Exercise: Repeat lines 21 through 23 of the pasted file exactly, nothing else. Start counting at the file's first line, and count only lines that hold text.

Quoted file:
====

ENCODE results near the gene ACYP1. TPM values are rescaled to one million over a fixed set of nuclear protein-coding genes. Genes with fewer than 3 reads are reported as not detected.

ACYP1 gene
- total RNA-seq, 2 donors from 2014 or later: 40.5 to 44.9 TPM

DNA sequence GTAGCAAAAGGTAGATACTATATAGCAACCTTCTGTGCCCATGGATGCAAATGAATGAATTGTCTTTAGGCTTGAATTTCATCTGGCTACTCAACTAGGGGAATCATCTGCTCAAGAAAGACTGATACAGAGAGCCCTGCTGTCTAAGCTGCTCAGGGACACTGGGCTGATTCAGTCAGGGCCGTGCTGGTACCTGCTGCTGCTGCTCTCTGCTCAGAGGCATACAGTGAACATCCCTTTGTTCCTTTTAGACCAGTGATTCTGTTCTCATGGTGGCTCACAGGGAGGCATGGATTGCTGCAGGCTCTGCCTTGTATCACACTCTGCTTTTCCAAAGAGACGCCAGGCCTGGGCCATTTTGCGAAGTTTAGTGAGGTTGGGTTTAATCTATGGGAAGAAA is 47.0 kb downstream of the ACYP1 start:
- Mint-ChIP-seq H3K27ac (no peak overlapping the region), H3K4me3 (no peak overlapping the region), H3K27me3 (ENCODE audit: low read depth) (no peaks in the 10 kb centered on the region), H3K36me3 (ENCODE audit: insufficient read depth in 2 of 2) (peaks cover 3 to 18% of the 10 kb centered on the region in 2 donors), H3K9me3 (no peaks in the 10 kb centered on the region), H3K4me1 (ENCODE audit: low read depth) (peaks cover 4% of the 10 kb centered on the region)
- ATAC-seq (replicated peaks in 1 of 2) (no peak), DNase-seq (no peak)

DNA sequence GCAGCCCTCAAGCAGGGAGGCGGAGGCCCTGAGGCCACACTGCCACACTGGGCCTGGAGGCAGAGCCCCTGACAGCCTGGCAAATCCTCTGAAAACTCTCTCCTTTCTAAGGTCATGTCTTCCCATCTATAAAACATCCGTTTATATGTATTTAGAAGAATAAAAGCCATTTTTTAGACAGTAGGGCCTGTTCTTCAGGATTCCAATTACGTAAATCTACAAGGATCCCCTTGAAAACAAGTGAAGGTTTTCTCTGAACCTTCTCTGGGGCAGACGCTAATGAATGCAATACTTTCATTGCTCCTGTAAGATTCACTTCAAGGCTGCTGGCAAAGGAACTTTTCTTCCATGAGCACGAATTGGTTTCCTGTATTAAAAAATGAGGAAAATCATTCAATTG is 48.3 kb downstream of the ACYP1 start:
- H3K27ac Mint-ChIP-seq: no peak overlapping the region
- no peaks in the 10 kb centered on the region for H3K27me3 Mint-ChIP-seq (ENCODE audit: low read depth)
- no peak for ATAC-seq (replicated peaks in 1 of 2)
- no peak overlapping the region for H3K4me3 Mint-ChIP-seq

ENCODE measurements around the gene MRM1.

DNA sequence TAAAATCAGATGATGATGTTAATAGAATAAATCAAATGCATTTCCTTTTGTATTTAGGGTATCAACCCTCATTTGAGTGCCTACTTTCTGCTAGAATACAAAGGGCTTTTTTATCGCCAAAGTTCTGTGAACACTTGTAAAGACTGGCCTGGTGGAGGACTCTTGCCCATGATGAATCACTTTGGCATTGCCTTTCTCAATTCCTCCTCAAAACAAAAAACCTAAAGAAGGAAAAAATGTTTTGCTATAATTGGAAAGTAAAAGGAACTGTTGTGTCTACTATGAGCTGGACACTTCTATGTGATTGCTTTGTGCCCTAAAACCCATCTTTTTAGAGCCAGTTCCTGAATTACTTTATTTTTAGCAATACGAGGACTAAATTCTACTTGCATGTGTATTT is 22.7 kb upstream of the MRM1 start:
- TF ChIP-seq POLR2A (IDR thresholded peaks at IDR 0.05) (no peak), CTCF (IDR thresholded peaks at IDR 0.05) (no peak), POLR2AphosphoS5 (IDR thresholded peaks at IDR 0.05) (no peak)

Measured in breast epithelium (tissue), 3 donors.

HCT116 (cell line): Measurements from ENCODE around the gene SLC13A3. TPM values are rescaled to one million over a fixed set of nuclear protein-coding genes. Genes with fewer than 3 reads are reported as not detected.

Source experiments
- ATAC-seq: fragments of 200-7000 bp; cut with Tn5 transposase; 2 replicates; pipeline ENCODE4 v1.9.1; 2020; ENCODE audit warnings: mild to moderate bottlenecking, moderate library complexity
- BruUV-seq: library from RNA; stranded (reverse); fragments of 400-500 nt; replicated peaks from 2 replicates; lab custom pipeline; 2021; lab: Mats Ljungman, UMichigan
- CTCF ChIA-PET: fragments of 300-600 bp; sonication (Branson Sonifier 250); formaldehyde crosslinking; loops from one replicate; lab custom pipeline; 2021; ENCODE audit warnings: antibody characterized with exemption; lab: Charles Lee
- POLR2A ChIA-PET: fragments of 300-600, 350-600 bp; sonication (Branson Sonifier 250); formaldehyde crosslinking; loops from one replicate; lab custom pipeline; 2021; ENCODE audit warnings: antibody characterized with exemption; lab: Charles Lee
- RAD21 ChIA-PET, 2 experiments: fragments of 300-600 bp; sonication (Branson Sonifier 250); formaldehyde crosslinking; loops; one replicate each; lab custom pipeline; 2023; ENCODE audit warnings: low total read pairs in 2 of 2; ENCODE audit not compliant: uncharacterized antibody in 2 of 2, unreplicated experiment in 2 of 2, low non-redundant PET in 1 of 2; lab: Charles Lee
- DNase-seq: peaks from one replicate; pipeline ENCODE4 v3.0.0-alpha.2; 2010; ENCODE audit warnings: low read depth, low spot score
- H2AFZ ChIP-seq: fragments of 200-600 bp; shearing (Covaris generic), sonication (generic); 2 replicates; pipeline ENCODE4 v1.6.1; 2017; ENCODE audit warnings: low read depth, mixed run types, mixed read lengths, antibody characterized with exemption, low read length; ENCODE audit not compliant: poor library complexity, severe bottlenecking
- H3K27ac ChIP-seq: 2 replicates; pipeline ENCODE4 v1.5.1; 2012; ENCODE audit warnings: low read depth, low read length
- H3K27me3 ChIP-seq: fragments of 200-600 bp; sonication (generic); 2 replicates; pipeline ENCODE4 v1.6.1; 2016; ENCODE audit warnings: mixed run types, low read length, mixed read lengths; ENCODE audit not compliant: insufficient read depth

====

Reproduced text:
- POLR2A ChIA-PET: fragments of 300-600, 350-600 bp; sonication (Branson Sonifier 250); formaldehyde crosslinking; loops from one replicate; lab custom pipeline; 2021; ENCODE audit warnings: antibody characterized with exemption; lab: Charles Lee
- RAD21 ChIA-PET, 2 experiments: fragments of 300-600 bp; sonication (Branson Sonifier 250); formaldehyde crosslinking; loops; one replicate each; lab custom pipeline; 2023; ENCODE audit warnings: low total read pairs in 2 of 2; ENCODE audit not compliant: uncharacterized antibody in 2 of 2, unreplicated experiment in 2 of 2, low non-redundant PET in 1 of 2; lab: Charles Lee
- DNase-seq: peaks from one replicate; pipeline ENCODE4 v3.0.0-alpha.2; 2010; ENCODE audit warnings: low read depth, low spot score